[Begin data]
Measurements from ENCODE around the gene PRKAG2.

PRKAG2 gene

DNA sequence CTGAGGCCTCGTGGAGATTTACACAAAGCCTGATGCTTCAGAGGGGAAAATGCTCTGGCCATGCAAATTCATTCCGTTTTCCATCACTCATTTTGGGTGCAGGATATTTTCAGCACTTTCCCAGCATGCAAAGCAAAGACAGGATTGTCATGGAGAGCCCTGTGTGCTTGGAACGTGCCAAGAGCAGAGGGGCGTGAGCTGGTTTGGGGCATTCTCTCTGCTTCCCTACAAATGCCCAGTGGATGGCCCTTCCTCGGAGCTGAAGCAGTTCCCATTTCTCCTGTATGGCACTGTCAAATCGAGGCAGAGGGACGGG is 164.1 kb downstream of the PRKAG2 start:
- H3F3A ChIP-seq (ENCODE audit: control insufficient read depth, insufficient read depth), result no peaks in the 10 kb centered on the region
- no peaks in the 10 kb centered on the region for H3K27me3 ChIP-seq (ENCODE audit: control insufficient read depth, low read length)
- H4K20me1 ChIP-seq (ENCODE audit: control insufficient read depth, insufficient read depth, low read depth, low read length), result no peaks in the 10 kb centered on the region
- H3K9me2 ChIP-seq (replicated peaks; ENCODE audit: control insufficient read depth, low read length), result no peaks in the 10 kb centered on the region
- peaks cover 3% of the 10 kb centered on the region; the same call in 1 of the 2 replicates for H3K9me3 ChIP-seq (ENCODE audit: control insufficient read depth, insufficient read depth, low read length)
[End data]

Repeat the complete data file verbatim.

Measurements from ENCODE around the gene PRKAG2.

PRKAG2 gene

DNA sequence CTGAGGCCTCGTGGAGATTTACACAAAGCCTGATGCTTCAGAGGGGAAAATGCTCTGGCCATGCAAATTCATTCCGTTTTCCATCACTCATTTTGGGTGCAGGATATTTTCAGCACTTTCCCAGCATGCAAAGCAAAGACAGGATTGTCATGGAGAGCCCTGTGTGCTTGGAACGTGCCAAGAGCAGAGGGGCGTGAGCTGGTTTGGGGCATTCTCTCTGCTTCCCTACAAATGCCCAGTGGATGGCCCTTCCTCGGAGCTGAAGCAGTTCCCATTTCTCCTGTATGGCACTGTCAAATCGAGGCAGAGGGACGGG is 164.1 kb downstream of the PRKAG2 start:
- H3F3A ChIP-seq (ENCODE audit: control insufficient read depth, insufficient read depth), result no peaks in the 10 kb centered on the region
- no peaks in the 10 kb centered on the region for H3K27me3 ChIP-seq (ENCODE audit: control insufficient read depth, low read length)
- H4K20me1 ChIP-seq (ENCODE audit: control insufficient read depth, insufficient read depth, low read depth, low read length), result no peaks in the 10 kb centered on the region
- H3K9me2 ChIP-seq (replicated peaks; ENCODE audit: control insufficient read depth, low read length), result no peaks in the 10 kb centered on the region
- peaks cover 3% of the 10 kb centered on the region; the same call in 1 of the 2 replicates for H3K9me3 ChIP-seq (ENCODE audit: control insufficient read depth, insufficient read depth, low read length)